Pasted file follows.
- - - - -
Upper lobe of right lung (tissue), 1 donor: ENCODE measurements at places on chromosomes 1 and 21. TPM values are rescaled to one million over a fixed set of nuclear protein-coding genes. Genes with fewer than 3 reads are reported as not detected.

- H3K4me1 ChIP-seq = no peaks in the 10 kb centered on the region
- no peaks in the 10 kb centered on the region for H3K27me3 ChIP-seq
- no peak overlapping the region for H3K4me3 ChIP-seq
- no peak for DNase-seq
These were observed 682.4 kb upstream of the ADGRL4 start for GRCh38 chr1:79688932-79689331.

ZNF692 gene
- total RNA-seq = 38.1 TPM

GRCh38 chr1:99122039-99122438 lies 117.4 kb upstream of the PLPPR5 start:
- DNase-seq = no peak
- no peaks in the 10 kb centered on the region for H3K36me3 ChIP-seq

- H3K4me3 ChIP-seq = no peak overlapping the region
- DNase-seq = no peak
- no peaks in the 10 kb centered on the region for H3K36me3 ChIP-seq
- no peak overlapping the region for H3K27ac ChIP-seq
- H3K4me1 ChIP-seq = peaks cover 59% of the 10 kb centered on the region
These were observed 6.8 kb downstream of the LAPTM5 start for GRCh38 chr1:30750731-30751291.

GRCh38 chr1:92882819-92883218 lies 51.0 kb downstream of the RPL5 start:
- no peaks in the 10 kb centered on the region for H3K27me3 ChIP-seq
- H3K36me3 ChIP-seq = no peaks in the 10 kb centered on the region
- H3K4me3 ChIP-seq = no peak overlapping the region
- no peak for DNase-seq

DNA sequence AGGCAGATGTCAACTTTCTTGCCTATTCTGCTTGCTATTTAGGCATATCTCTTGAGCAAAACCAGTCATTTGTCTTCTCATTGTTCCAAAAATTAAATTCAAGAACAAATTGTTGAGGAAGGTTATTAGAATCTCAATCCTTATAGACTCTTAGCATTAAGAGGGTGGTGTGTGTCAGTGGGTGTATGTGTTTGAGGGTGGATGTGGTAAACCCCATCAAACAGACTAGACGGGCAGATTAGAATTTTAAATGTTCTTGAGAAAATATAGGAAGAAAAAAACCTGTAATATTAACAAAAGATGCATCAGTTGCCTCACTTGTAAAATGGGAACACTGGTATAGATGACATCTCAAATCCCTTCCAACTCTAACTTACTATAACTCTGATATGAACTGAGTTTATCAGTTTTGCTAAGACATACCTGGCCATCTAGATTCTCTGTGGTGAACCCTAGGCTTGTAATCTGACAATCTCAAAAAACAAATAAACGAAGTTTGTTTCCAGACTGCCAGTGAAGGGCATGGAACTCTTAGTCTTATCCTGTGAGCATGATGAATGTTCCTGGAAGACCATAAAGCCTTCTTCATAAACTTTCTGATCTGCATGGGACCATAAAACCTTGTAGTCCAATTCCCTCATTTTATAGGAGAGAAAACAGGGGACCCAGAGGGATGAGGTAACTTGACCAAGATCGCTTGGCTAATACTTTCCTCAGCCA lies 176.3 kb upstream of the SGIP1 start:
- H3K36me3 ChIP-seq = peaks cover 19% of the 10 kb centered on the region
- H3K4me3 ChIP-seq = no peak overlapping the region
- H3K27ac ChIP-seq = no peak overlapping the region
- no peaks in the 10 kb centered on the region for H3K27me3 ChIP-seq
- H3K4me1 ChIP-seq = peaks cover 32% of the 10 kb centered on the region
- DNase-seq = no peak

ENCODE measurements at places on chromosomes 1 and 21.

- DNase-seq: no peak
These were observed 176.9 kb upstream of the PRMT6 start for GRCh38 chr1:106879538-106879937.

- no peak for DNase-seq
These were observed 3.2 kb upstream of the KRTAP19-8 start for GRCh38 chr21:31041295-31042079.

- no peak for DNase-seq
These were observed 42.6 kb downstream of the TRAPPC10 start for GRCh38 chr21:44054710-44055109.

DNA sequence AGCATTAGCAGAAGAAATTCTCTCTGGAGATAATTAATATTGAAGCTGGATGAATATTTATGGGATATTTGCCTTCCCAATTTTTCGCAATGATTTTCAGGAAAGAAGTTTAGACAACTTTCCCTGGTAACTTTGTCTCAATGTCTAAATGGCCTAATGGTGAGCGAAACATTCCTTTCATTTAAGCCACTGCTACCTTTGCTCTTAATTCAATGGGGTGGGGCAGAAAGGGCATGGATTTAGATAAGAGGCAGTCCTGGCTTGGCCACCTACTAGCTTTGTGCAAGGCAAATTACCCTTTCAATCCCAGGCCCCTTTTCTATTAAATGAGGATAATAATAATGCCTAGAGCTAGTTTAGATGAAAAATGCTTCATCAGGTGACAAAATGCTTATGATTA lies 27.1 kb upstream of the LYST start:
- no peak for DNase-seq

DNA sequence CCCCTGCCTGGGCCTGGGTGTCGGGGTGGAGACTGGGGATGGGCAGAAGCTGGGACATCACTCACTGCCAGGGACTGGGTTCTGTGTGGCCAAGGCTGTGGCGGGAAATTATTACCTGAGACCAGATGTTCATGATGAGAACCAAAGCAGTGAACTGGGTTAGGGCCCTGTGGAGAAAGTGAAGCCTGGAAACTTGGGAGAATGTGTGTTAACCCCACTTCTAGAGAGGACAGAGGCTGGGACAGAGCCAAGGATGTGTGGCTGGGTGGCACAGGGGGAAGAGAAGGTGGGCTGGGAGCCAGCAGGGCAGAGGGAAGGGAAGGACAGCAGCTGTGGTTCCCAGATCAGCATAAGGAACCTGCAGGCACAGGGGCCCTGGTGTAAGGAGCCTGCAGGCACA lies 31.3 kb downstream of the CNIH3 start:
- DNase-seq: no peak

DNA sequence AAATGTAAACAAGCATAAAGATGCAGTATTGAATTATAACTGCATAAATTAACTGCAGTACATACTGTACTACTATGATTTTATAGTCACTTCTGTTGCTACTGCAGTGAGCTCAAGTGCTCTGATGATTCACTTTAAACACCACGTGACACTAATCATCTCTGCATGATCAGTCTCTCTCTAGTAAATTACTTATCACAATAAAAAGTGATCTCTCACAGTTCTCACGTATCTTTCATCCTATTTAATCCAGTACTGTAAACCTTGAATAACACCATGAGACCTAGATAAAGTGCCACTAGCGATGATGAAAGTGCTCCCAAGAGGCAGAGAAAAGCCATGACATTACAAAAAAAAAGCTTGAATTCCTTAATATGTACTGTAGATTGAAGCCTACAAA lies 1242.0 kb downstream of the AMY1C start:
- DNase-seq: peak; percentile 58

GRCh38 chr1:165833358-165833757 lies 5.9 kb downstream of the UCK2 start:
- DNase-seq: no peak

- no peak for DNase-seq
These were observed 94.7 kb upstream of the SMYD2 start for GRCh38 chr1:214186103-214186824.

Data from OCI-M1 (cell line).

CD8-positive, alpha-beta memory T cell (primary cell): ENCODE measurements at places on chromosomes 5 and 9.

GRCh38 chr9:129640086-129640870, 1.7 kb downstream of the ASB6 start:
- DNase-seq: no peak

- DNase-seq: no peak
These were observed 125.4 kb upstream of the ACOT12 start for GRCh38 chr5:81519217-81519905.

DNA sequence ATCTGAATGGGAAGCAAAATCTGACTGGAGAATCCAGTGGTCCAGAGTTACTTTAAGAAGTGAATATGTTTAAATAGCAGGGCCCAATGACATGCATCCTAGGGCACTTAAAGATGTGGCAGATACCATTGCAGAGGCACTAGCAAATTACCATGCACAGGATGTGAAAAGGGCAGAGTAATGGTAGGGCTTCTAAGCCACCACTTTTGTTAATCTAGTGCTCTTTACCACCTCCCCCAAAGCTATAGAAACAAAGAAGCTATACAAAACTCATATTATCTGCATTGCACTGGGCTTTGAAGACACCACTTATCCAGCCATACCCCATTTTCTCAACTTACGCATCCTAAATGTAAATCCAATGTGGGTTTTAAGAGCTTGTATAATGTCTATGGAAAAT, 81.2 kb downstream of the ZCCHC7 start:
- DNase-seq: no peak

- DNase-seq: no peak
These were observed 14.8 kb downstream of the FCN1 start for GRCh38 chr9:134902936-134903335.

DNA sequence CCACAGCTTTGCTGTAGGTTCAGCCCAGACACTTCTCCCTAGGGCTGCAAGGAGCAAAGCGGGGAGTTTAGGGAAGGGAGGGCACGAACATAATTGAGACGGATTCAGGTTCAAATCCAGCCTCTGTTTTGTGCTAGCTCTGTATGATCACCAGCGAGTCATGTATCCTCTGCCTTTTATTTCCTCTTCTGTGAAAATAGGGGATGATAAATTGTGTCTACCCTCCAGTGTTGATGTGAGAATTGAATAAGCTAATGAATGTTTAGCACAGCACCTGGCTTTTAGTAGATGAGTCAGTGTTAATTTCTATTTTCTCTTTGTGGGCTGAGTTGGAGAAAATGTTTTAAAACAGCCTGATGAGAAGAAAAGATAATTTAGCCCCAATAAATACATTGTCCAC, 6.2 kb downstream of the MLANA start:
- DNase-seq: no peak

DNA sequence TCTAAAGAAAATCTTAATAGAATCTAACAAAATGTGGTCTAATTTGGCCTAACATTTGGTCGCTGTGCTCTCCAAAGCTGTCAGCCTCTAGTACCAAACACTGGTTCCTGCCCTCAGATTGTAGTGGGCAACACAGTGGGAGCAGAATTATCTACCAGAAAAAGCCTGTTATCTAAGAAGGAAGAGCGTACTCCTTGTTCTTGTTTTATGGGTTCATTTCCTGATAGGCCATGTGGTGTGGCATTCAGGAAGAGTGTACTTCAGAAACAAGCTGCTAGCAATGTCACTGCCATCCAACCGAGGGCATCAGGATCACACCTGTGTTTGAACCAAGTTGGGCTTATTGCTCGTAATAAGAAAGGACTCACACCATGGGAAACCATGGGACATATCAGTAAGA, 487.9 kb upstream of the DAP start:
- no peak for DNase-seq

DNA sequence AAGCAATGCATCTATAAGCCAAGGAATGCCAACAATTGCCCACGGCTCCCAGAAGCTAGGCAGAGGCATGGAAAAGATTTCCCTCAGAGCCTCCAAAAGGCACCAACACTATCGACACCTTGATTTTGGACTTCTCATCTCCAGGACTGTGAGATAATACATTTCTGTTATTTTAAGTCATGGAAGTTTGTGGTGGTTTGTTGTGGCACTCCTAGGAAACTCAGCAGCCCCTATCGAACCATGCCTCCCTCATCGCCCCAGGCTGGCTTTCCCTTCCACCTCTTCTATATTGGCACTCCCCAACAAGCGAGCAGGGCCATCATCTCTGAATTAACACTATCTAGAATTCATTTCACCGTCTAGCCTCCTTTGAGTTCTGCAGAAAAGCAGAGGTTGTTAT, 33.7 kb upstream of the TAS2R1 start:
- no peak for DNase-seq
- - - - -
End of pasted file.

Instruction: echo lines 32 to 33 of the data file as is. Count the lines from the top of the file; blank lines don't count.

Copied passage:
These were observed 176.9 kb upstream of the PRMT6 start for GRCh38 chr1:106879538-106879937.

- no peak for DNase-seq